Send to

Choose Destination
See comment in PubMed Commons below
Brain Res Bull. 1997;43(2):141-8.

A three-dimensional multimodality brain map of the nemestrina monkey.

Author information

  • 1Department of Neurology, UCLA School of Medicine 90095-1769, USA.


A three-dimensional multimodality computerized map of the nemestrina monkey brain was created with serial sectioning and digital imaging techniques. An adult female Macaca nemestrina (pigtail macaque) weighing 7.2 kg was used in constructing this atlas. CT, PET, and MRI were performed on the monkey before the specimen's head was frozen and cryoplaned. Closely spaced (50 microns) images of the specimen blockface were then digitally acquired and modified to produce whole head and brain-only 3D image sets. The resulting data sets were organized into a digital volume and repositioned into a stereotaxic coordinate system defined by Horsley and Clark in 1908 [7]. Orthogonal images were obtained by digitally resampling the volume in order to produce a full set of coronal, sagittal, and horizontal images. Stereotaxic reference grids were applied to each image indicating the A/P, M/L, or Ho position within the digital volume. Specific anatomic structures were outlined from the cryosection data set and 3D surface models reconstructed. Structural labels indicating nuclei, tracts, and other neuroanatomical features were incorporated into coronally sliced cryosection images spaced at 500 microns. The CT, PET, and MRI data sets were reconstructed into a digital volume and coregistered to the cryosection volume. All images constructed from this 3D map are available for public access via the internet using an anonymous file transfer protocol (FTP) and the World Wide Web ( The foremost advantage of this digital map is an integrated multimodality three-dimensional representation of the Macaca nemestrina brain, which is not possible with traditional atlases.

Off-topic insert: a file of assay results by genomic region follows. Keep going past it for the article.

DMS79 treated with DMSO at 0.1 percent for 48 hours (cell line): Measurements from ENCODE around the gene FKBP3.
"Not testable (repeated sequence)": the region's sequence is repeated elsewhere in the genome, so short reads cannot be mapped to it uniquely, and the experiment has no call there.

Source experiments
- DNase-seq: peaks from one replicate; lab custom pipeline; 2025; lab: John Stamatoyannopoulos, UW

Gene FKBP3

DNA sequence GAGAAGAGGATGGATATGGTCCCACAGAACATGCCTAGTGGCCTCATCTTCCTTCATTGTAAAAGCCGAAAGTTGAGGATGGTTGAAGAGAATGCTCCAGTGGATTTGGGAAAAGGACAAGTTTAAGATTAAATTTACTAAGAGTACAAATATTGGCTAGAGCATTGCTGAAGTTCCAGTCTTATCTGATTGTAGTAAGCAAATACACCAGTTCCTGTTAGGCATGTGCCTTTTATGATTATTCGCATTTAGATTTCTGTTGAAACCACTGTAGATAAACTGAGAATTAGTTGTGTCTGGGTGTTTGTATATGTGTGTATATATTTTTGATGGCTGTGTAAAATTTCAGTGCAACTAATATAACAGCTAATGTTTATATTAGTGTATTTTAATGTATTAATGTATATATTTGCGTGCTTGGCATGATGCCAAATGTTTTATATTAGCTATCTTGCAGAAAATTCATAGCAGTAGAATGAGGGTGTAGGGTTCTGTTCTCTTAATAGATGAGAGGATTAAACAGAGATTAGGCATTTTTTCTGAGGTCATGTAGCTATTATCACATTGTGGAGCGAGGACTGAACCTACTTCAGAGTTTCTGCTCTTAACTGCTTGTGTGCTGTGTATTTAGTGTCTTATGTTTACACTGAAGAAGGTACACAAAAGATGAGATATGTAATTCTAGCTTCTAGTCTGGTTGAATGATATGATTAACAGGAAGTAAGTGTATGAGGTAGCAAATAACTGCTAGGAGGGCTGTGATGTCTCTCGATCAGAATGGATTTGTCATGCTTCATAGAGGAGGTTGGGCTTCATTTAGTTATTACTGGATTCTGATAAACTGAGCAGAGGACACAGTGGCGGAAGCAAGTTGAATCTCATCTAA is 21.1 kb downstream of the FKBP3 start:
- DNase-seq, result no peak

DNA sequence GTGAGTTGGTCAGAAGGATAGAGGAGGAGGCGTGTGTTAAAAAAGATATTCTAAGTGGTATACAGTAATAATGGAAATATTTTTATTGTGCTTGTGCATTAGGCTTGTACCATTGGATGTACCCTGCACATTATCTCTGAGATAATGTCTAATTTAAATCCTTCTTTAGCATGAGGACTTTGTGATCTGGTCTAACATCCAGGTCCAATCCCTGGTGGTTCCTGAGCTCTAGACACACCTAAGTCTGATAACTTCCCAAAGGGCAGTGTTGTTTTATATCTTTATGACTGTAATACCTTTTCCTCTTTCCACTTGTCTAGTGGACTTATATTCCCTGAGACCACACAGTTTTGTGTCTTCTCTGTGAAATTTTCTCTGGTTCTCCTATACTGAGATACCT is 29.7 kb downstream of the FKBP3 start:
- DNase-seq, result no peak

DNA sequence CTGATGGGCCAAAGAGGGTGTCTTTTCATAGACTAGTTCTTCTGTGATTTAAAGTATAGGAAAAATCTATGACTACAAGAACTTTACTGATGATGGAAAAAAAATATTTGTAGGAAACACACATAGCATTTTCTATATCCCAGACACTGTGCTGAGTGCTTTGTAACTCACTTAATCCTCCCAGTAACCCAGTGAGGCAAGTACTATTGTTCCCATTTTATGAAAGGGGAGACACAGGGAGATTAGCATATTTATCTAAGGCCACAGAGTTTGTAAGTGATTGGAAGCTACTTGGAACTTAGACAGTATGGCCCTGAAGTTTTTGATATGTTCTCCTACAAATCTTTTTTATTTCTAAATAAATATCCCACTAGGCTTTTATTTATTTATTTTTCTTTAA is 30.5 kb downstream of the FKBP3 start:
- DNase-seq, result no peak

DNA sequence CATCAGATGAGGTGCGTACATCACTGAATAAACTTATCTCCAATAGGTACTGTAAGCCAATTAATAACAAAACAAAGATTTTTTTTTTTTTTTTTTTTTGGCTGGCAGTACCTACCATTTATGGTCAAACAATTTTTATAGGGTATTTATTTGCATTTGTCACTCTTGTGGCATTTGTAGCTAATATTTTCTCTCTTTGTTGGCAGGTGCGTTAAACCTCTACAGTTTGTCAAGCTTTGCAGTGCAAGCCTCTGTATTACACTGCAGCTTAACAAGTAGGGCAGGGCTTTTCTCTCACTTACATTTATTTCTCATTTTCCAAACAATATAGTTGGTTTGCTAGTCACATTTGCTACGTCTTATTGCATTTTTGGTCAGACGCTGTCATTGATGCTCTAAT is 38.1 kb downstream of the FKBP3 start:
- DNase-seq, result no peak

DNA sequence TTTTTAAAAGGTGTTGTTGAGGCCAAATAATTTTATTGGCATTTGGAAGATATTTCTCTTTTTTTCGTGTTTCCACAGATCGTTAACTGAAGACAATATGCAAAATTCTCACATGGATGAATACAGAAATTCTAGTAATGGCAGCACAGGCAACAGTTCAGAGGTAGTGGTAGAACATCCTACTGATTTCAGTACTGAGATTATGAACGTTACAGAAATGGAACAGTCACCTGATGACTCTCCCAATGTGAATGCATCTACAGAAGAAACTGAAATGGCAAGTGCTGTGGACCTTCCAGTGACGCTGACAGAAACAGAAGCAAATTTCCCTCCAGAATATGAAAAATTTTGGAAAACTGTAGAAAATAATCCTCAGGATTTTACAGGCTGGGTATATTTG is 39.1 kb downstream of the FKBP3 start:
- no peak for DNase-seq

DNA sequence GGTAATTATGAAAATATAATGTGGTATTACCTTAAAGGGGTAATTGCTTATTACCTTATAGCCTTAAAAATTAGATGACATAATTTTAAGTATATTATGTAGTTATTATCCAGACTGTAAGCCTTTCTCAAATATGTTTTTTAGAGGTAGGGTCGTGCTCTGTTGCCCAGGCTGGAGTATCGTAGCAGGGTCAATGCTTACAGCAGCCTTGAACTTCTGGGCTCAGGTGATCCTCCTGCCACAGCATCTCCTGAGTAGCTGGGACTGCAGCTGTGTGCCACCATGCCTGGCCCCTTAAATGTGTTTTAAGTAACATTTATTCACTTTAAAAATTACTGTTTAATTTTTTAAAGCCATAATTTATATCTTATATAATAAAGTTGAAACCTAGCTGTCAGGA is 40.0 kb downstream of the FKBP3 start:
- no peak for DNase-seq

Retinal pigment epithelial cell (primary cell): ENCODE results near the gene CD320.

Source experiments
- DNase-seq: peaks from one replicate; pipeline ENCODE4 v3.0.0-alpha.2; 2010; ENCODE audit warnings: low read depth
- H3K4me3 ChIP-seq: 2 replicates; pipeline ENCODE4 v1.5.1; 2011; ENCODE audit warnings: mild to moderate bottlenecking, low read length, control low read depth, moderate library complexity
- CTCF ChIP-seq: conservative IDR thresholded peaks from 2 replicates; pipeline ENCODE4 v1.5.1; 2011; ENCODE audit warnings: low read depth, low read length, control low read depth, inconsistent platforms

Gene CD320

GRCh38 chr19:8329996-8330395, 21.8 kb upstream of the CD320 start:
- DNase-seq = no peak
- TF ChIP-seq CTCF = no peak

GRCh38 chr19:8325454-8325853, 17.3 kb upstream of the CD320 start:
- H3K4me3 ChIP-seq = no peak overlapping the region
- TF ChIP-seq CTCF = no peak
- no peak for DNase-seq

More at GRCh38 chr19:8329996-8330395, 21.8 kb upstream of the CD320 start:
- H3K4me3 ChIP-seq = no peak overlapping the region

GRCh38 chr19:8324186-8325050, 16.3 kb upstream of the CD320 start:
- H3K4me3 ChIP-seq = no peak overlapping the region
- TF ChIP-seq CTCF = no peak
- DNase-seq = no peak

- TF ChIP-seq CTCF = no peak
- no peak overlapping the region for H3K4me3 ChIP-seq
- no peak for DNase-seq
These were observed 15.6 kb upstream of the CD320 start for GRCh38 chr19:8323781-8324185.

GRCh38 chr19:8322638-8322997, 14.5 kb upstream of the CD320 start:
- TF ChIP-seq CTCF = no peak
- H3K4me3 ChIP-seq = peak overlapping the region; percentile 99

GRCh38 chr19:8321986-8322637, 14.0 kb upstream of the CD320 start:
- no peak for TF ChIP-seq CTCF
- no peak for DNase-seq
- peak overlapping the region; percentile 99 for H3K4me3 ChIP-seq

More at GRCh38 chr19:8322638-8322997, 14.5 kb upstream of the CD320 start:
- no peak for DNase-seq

[PubMed - indexed for MEDLINE]
PubMed Commons home

PubMed Commons

How to join PubMed Commons

    Supplemental Content

    Full text links

    Icon for Elsevier Science
    Loading ...
    Support Center